Sport & Auto
- About Future
- Digital Future
- Cookies Policy
- Terms & Conditions
- Investor Relations
- Contact Future
Fake accents aren’t inherently bad. Much as they’re frequently maligned for promoting stereotypes and denying jobs to foreign actors, they’re sometimes actually quite convincing (if not exactly realistic). And even when they’re not, they can at least be funny or help us suspend our disbelief for a little while – or both, as evidenced by the Red Alert and Assassin’s Creed series (for example). They’re broad and a little silly, sure, but ironic as it is, we’d probably have a hard time taking those characters as seriously without them.
This article isn’t about those fake accents. It’s about shitty ones. We’re talking accents that slip a little too frequently, or are delivered a little too half-assedly, or that are so ridiculous or nebulous that trying to figure them out actually detracts from the experience of playing the game. These aren’t “bad accents” – these are awful accents, and their existence should stand as a stark warning to casting directors and voice talent of what not to do. What follows are the most notable – which is to say excruciating – examples we could dig up.
From: Call of Duty: Black Ops
Attempted accent: American
Actual accent: Strangled Australian
Australian actors typically do pretty well at imitating American accents (Hugh Jackman and Nicole Kidman being a couple of noteworthy examples), but Sam Worthington’s record is a little spotty. He does OK most of the time, but go back and listen to his performance in Avatar again, and you’ll notice little bits of his actual accent poking through his incredulous Marine’s patter.
And that’s fine for a sci-fi movie set 140-odd years in the future. After all, who knows what our accents will sound like by then? It’s when you hear those same slip-ups in a gritty military shooter set during the 1960s that things get weird. As Alaskan special-forces operative Alex Mason, Worthington’s voice is with us for most of the game, providing both narration and in-game dialogue. Most of the time there’s nothing strange about it, but every once in a while Mason develops an oddly foreign twang that, after a while, had us convinced the game’s Big Twist would be that he was a Russian spy the entire time.
Above: The actual Russian spy was voiced by Belarus-born American Gene Farber, and sounded like an American with occasional Russian inflection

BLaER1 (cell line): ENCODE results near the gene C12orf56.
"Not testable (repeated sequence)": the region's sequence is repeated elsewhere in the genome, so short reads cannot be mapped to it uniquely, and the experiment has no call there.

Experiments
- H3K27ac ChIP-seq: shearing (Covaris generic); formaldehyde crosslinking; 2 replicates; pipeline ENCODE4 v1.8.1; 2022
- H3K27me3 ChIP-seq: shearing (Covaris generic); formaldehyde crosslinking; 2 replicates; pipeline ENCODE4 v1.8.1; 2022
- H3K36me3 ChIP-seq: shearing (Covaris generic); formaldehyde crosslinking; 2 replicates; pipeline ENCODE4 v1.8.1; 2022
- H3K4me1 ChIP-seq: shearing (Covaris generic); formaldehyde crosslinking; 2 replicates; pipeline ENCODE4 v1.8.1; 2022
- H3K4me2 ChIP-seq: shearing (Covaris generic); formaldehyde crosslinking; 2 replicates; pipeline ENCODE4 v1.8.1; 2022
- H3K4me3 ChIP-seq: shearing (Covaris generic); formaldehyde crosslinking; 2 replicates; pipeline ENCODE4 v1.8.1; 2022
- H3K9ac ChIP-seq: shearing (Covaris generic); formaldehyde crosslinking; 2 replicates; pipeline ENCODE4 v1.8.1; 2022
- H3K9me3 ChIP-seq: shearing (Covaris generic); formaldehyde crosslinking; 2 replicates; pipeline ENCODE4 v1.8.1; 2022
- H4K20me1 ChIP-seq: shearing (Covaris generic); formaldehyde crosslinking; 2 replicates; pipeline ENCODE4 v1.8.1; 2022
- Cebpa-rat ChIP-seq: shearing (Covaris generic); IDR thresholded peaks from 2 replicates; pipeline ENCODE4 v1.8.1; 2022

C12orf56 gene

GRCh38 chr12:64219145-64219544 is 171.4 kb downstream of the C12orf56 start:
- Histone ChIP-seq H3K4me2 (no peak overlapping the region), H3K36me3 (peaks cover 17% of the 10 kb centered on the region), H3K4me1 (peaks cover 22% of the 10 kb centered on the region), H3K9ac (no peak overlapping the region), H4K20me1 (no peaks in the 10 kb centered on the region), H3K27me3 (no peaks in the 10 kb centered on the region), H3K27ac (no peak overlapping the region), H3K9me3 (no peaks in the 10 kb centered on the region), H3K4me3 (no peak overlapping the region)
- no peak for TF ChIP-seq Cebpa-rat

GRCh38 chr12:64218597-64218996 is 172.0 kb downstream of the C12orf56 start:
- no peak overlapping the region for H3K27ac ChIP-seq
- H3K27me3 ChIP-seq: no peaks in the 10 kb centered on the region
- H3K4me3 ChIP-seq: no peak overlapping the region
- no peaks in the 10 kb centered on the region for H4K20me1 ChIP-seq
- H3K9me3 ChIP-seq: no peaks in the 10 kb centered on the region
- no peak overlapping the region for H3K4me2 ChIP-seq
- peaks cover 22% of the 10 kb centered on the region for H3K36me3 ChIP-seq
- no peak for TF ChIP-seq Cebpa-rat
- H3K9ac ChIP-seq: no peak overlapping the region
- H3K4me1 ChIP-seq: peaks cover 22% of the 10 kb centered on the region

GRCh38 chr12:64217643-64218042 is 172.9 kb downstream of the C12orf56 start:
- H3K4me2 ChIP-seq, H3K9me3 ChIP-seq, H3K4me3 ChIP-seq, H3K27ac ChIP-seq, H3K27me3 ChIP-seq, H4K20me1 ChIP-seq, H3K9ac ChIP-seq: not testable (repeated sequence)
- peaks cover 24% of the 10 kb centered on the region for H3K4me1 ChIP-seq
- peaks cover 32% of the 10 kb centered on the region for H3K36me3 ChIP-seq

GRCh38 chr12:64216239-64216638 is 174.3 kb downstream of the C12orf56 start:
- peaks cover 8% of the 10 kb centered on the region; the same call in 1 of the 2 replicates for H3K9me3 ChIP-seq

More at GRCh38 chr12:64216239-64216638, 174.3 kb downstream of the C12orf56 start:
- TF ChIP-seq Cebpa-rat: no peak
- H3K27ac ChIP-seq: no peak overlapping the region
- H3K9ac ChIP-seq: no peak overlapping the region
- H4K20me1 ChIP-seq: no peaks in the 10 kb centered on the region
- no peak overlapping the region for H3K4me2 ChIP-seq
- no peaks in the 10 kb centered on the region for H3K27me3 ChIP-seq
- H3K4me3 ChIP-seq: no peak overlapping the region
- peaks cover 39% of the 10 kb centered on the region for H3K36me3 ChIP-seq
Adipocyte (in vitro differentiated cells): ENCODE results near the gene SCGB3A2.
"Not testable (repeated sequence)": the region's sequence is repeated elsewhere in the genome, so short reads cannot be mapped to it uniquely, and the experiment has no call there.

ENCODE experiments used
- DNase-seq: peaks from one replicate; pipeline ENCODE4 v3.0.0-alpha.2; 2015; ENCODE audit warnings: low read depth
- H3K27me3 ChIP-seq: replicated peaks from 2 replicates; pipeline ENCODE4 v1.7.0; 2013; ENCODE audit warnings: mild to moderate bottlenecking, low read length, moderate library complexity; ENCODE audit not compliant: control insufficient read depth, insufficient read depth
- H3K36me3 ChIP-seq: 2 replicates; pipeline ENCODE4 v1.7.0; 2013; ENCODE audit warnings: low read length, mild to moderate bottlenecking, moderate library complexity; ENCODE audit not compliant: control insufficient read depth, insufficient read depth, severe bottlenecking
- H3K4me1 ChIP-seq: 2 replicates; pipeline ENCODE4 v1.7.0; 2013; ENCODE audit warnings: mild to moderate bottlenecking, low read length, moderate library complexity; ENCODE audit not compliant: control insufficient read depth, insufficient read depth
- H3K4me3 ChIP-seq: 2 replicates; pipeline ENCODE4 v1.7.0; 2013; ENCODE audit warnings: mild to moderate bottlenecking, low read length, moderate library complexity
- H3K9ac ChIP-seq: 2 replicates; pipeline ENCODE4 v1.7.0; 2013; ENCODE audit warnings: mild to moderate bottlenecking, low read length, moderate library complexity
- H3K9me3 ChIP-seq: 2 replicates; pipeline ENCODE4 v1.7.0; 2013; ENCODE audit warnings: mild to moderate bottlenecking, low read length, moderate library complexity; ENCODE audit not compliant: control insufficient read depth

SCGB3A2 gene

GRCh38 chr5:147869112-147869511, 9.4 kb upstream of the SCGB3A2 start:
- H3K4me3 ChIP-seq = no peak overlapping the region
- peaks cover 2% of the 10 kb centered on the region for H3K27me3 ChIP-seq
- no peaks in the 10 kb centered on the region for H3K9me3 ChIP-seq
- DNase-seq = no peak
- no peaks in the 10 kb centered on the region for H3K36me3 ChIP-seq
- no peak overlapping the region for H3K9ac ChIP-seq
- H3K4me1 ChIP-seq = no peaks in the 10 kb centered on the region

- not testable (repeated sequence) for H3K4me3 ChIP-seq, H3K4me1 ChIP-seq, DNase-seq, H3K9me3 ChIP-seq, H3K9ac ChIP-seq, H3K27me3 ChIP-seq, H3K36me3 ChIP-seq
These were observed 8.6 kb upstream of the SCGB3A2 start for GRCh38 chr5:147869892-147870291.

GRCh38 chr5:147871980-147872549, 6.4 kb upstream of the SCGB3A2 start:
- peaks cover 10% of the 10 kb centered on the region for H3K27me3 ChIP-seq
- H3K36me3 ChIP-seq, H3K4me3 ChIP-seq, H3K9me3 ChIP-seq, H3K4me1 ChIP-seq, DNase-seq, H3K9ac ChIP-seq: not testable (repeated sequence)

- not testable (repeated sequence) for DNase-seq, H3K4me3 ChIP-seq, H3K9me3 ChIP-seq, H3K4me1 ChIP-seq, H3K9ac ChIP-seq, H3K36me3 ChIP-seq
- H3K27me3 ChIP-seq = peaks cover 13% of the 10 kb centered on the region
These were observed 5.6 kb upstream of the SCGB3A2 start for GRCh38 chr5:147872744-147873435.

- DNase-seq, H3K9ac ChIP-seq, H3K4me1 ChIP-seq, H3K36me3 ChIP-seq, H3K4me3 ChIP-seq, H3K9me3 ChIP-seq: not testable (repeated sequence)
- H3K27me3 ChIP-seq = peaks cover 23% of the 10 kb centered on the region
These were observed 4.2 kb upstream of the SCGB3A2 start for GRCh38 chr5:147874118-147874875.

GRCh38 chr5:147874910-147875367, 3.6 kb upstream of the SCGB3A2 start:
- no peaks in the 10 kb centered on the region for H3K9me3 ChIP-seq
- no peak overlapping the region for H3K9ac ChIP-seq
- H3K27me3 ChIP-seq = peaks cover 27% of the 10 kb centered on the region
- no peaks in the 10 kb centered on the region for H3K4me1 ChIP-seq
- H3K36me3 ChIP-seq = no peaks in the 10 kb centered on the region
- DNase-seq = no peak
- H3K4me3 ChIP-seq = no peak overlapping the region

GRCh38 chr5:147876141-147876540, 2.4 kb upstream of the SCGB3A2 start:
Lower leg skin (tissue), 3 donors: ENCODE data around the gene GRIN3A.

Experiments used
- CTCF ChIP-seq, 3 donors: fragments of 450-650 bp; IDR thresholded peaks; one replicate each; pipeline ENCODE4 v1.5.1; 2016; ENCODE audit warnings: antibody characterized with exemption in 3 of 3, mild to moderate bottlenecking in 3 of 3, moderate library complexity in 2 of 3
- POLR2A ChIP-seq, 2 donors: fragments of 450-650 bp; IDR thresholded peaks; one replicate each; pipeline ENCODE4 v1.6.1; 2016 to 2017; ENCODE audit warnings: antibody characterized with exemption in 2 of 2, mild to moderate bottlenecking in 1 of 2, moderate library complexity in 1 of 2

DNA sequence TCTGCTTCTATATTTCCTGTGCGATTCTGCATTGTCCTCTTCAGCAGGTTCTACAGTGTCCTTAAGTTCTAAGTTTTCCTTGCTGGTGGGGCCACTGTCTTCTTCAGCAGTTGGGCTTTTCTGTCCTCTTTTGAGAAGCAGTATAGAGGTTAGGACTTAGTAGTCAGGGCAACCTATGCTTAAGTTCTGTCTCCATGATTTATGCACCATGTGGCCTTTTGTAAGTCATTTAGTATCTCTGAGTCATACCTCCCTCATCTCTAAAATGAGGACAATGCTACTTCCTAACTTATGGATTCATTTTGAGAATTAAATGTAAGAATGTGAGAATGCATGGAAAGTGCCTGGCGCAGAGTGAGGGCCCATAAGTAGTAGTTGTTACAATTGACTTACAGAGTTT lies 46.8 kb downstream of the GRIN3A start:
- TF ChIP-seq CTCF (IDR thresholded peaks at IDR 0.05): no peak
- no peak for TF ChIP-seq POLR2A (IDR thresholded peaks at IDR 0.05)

Not so! It was just that Worthington’s accent (apparently strained by the prolonged fakery) kept slipping into a tangled mess somewhere between Australian and American. That was, of course, when he wasn’t just speaking with undisguised Australian diction, which happened a few times.
Worthington’s numerous slip-ups and weird pronunciations had the long-term effect of making CoD:BlOps’ campaign into a bizarre mindfuck – just probably not in the way its creators intended.
From: Midnight Club II
Attempted accent: Chola
Actual accent: A Minnesotan trying too hard to fit in around downtown L.A.
The voice of Maria – one of the first racers you throw down against in the free-range street-racer Midnight Club II – is apparently the only role ever performed by actress Melissa Delaney DeValle, so we can’t say with 100 percent certainty that her accent is fake. At the same time, we refuse to believe that an accent this silly is anything but.
Maria starts out as a passable rendition of a tough, urban Latina… until it’s actually time to race. Then her stiff Chicana accent suddenly skyrockets to cartoon-stereotype levels before suddenly veering into a heavy Minnesotan inflection when she yells at you to look out for “the cawp-chawpper!” It’s weird and grating, possibly even to the point of being offensive, but it’s too broad to not be (unintentionally) funny. Funny enough to make Maria stick out as one of the more memorable (if not exactly likable) characters in MCII, anyway.